19    three of which are torture, are torture and rape -- the first three are

20    torture and rape, the last is rape.

21            MS. UERTZ-RETZLAFF:  That's correct.

22            JUDGE MOLOTO:  Hence three counts of torture, four counts of rape.

23            MS. UERTZ-RETZLAFF:  That's correct, Your Honour.

24            JUDGE MOLOTO:  That's how you explain it, in short?

25            MS. UERTZ-RETZLAFF:  Yes.  That's correct, Your Honour.

Page 445

 1            JUDGE MOLOTO:  It would have been very helpful if, perhaps, after

 2    Buk Bijela it was written count 1, and then after Foca, count 2, whatever

 3    the number.  But I now understand what you say.  I'm not quite sure

 4    whether the explanation you gave is sufficient or whether it requires the

 5    document or an amended indictment or an amended statement of agreement.

 6            JUDGE ORIE:  I still have some problems with it.  Could we perhaps

 7    do an exercise on one of the examples --

 8            MS. UERTZ-RETZLAFF:  Yes.

 9            JUDGE ORIE:  -- and then go back to the indictment.  Foca High

10    School.  Judge Moloto has already asked for your clarification on the

11    indictment, 6.8, where you say 6.8 describes one incident and that's,

12    therefore, a mistake.  It says that on three occasions, one of them is

13    only covered by 6.8, and you say the other two are covered by 6.9, where

14    it is between the 8th of July and about the 13th of July, 1992, on two

15    occasions, you say the other two are remaining.

16            MS. UERTZ-RETZLAFF:  Yes.

17            JUDGE ORIE:  So where is 6.10 on another occasion?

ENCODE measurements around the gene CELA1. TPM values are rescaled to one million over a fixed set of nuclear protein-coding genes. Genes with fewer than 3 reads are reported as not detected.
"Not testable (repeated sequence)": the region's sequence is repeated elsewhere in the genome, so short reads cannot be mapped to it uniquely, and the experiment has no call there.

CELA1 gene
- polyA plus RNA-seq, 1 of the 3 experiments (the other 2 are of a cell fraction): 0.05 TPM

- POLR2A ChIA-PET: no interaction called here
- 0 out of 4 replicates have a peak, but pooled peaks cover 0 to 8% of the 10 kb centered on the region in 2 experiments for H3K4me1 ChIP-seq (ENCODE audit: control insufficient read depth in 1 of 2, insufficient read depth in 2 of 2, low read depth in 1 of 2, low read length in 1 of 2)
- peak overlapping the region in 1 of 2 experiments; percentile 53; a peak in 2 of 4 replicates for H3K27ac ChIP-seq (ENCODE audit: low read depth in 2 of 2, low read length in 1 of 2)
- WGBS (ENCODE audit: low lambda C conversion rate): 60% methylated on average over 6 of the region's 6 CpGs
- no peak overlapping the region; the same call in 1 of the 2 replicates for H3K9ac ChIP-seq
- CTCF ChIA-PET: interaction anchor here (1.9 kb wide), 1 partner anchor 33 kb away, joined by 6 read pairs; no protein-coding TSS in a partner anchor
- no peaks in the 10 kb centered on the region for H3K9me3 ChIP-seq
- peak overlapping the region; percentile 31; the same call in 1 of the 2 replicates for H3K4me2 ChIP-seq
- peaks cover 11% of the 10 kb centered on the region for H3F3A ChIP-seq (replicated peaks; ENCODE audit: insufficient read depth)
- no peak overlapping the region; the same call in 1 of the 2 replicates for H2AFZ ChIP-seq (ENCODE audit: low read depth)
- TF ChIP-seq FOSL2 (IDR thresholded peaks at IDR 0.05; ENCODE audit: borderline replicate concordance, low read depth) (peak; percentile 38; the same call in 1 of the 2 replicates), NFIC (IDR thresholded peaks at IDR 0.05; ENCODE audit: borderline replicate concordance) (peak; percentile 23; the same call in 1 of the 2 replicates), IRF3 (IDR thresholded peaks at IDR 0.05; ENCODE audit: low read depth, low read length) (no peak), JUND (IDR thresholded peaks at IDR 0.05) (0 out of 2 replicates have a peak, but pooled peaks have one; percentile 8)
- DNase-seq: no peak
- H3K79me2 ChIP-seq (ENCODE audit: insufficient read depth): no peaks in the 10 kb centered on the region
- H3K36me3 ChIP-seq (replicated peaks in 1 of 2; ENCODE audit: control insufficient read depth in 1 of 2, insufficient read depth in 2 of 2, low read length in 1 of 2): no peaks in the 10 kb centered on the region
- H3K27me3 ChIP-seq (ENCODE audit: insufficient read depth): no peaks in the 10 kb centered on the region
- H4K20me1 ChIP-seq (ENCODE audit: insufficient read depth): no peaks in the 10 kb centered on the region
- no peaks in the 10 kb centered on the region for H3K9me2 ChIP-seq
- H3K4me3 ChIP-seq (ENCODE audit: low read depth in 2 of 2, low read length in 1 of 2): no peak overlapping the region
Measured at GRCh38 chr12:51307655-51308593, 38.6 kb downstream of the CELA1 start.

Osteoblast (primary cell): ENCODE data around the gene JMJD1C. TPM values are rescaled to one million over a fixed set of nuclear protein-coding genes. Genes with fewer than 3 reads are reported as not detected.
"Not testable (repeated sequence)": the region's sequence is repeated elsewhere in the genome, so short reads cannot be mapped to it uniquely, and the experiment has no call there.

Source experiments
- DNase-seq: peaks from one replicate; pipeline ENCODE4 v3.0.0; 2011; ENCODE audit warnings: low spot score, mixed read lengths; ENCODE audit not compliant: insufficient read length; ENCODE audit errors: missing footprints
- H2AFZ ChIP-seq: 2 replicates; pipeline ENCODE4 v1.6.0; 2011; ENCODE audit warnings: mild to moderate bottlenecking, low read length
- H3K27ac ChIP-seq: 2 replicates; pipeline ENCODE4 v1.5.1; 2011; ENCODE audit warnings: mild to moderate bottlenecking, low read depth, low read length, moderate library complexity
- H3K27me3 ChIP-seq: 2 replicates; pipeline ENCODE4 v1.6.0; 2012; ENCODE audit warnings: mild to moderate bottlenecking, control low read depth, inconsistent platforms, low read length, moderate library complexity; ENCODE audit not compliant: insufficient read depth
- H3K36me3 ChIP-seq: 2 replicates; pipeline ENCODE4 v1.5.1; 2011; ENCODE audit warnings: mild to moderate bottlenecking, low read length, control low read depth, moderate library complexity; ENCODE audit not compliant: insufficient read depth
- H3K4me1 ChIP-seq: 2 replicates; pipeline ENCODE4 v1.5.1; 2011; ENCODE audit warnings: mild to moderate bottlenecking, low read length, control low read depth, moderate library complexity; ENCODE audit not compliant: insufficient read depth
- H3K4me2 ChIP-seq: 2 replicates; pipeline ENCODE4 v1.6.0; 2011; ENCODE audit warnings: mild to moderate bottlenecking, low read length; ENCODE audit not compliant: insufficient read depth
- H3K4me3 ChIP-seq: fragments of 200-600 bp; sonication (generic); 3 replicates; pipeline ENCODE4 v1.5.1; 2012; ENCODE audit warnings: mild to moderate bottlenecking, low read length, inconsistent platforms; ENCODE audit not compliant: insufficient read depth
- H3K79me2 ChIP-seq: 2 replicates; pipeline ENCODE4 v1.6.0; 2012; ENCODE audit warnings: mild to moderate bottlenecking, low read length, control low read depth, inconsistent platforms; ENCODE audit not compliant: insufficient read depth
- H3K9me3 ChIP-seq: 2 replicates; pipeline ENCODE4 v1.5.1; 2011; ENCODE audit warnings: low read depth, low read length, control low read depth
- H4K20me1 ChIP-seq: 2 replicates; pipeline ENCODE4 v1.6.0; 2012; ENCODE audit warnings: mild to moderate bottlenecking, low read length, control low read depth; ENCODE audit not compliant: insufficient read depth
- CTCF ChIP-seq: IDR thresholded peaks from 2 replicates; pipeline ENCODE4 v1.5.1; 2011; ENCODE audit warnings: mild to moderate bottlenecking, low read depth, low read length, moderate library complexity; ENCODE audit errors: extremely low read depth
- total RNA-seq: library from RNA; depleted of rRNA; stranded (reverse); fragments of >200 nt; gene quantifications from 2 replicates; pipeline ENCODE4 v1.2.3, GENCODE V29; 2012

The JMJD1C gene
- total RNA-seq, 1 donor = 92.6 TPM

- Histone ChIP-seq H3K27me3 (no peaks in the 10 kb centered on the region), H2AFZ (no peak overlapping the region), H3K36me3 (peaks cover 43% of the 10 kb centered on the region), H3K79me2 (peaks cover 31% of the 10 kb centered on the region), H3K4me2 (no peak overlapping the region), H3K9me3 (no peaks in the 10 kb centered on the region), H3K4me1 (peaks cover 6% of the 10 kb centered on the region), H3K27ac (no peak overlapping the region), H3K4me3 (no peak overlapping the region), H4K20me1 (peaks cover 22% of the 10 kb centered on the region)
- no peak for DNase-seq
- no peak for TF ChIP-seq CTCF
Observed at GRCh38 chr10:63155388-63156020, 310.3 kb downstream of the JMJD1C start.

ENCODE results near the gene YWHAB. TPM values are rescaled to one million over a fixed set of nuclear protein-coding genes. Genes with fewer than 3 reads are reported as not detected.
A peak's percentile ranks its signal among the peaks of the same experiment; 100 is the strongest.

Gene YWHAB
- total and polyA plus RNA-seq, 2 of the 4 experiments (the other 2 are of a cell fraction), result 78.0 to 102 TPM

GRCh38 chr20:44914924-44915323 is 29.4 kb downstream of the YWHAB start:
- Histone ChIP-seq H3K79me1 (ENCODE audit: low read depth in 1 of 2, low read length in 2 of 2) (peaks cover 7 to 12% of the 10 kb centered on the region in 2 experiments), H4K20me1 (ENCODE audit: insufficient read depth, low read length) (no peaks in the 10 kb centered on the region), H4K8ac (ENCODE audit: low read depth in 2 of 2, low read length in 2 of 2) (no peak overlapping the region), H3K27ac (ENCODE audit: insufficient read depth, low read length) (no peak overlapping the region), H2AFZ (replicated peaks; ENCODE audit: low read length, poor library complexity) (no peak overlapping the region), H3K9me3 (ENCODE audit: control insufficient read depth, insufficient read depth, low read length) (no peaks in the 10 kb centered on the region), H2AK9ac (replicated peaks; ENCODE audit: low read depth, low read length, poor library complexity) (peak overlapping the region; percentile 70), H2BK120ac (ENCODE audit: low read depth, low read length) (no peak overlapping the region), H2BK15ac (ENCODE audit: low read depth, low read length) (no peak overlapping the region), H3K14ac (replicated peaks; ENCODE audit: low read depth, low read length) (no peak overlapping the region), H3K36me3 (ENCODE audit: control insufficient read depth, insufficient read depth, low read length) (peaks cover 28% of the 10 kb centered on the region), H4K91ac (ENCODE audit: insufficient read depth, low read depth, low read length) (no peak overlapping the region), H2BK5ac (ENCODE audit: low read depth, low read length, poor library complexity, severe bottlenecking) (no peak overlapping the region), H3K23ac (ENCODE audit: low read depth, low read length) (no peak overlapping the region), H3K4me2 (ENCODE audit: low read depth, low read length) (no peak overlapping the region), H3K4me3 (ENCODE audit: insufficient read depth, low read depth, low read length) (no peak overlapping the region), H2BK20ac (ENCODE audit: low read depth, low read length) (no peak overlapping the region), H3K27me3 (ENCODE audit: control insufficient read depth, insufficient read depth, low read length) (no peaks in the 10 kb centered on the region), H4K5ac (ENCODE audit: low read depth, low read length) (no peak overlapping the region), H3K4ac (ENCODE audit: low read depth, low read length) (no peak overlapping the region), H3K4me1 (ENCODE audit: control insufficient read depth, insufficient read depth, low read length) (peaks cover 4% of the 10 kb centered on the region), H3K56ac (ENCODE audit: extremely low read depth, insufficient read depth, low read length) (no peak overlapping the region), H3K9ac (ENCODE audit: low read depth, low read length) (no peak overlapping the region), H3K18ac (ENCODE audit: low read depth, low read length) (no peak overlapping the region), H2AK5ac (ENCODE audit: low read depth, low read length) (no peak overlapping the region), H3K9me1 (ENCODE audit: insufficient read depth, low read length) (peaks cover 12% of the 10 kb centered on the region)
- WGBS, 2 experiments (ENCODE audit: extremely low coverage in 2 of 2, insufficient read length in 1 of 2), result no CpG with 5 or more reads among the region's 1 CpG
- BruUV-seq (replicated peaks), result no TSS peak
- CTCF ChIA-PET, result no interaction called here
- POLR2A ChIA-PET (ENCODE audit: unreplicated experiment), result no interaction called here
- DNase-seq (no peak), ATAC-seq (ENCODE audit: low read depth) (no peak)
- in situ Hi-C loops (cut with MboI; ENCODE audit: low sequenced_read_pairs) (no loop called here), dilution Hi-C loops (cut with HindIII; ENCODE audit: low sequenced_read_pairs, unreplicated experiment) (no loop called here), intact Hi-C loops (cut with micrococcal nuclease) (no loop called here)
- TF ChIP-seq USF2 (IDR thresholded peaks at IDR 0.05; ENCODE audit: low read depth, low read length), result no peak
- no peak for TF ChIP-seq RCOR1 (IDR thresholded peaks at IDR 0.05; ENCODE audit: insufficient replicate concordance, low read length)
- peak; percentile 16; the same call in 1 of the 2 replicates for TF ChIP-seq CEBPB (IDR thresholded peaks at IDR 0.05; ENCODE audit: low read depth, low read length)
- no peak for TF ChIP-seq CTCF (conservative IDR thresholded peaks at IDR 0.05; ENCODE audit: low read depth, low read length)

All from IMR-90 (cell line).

18            MS. UERTZ-RETZLAFF:  That's another occasion, but you can

19    distinguish it here because it's a different location where the rape

20    occurs.

21            JUDGE ORIE:  Different location?

22            MS. UERTZ-RETZLAFF:  Yes.  If you see here, 6.10 happens in an

23    abandoned house of a Muslim policeman in Gornje Polje.  That's a

24    distinguishing factor.  It's a rape at the same point in time but at a

25    different location and actually including a third victim.

Page 446

 1            JUDGE ORIE:  Yes, although it's still Foca High School --

 2            MS. UERTZ-RETZLAFF:  Yes.

 3            JUDGE ORIE:  -- so we have two levels of locations.  One we find

 4    in the headings, but there are differences in location within the

 5    paragraphs as well.

 6            MS. UERTZ-RETZLAFF:  Yes.  And there's also -- in Foca High

 7    School, you actually have also in 6.6 the location where the women are

 8    actually raped in the high school itself.

 9            JUDGE ORIE:  Yes.  That's now clear to me.

10            Now, we have -- so if there is an agreement that Mr. Zelenovic

11    pleads guilty to count 13, which -- yes, in count 13, as we find it under